Sad songs, explained

It only takes a few notes of Sarah MacLachlan’s “Angel” over images of homeless dogs and cats to trigger our tear ducts. Heartbreaking visuals aside, what makes the song itself so sad? What is it musically about a song that makes it sound sad? Hosts Nahre Sol and LA Buckner hear from experts and break down the components of sad-sounding music, creating their own somber composition. Read on >


Musician-Scientists and Scientist-Musicians: A Profile

The study of music and the brain is one of the most exciting areas in science, involving a growing number of researchers and centers across the world dedicated to understanding how we experience, process, and appreciate music. In the following highlights, we delve into the scientific pursuits of neurologists who are also professionally trained musicians, before shining light on renowned musicians whose eclectic scientific interests have also helped move knowledge forward. Read on >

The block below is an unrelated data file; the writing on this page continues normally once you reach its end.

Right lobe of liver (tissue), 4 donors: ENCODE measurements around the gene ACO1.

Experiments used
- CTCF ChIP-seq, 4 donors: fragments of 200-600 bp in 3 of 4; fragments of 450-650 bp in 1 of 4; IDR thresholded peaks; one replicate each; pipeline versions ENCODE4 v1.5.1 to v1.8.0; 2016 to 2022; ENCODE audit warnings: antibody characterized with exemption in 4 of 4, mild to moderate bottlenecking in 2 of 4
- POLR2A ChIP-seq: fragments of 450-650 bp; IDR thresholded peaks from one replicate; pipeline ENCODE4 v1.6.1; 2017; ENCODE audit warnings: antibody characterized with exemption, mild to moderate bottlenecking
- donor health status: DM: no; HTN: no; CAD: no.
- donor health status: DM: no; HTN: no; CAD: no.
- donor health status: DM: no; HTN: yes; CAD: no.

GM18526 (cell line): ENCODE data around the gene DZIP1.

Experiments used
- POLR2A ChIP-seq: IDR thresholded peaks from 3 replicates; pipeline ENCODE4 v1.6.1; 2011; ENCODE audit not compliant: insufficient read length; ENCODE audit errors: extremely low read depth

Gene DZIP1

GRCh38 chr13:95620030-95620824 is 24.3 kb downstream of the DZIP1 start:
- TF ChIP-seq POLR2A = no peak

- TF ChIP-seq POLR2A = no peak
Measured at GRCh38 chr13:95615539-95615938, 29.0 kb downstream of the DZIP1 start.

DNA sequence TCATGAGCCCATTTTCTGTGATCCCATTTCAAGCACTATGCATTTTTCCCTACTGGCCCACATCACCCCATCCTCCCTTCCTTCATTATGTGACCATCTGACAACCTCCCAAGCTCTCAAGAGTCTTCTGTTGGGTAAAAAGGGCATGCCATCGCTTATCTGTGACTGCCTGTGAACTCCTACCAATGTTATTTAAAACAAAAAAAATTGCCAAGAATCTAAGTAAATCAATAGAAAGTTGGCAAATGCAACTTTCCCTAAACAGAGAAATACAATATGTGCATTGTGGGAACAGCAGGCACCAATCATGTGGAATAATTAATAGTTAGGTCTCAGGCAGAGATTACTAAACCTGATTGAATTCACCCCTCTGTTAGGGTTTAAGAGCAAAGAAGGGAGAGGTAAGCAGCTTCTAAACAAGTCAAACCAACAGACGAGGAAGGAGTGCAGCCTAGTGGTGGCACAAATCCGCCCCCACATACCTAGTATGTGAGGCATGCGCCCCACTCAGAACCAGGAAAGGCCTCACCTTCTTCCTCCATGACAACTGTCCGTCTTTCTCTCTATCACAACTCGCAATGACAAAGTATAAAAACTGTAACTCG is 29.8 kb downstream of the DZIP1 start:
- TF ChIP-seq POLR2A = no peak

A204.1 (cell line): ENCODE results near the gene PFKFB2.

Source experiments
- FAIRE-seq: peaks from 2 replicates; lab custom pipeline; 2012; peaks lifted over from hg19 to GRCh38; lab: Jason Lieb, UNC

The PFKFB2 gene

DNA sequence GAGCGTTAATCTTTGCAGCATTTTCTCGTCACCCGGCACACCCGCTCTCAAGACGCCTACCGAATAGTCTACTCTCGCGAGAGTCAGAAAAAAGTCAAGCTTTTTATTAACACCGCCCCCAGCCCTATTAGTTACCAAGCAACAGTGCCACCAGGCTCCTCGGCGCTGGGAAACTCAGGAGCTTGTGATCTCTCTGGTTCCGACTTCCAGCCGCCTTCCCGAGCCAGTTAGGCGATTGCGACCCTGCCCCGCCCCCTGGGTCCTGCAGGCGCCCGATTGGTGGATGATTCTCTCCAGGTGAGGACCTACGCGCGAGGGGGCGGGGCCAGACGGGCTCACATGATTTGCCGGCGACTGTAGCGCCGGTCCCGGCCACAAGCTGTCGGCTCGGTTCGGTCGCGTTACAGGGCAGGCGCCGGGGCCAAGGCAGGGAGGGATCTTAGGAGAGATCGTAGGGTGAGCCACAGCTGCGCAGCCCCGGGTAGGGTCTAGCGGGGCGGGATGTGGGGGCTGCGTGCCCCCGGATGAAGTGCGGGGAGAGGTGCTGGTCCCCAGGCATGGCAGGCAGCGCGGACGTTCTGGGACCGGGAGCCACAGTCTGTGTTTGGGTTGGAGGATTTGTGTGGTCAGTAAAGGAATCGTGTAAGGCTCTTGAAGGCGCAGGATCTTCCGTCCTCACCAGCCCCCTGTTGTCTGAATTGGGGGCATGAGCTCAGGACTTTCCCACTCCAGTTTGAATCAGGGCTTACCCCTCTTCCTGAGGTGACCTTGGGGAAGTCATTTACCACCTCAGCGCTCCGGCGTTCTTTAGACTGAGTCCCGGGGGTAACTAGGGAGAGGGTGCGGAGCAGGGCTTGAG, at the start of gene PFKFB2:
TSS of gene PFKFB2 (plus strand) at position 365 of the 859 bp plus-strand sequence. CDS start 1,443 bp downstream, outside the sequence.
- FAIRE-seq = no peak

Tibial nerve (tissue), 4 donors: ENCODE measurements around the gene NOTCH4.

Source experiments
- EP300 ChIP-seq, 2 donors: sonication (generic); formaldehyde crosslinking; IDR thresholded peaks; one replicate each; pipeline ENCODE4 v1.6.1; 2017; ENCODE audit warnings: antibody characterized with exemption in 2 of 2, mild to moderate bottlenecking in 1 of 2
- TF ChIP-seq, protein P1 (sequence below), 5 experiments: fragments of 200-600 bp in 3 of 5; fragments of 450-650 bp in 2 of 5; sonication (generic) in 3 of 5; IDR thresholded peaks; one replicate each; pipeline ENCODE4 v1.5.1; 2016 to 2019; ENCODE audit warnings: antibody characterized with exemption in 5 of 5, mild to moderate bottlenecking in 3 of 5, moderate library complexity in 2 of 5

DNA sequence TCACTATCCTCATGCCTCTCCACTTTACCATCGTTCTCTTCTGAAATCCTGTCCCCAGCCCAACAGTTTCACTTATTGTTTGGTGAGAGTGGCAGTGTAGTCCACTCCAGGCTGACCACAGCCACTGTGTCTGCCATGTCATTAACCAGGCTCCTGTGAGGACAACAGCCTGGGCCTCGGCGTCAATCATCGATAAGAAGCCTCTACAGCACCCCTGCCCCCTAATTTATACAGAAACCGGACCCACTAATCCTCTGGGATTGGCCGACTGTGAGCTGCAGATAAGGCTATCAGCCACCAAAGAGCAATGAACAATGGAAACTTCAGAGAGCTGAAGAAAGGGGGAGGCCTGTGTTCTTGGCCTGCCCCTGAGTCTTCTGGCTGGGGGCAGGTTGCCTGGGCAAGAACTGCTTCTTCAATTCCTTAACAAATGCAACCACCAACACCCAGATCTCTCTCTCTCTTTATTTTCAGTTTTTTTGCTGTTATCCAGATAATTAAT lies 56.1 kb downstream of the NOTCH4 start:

Why do certain songs get stuck in your head?


You can’t walk into the office without Rihanna’s voice singing “work work work work work work” in your head. And that one line from Lady Gaga’s “Bad Romance” still makes you want to scream.

These are commonly known as earworm songs—those sticky tunes that continue to play in your head long after you wish you could skip to the next track. Experts call them “involuntary musical imagery.” Read on >

Why You So Like That #1 - Earworms


Why You So Liddat is a show that explores the mind, our behaviour, and why we are the way we are. Have you ever had a song stuck in your head? Just a verse or maybe the chorus that loops over and over and over again in your head. In today's episode, Elizabeth explains why our brains love the repetition of music so much. She is also the author of On Repeat: How Music Plays the Mind. Read on >

Why you can't get a song out of your head and what to do about it


“Earworms” are unwanted catchy tunes that repeat in your head. These relentless tunes play in a loop in up to 98% of people in the western world. For two-thirds of people they are neutral to positive, but the remaining third find it disturbing or annoying when these songs wriggle their way into the brain’s memory centers and set up home, threatening to disrupt their inner peace. Read on >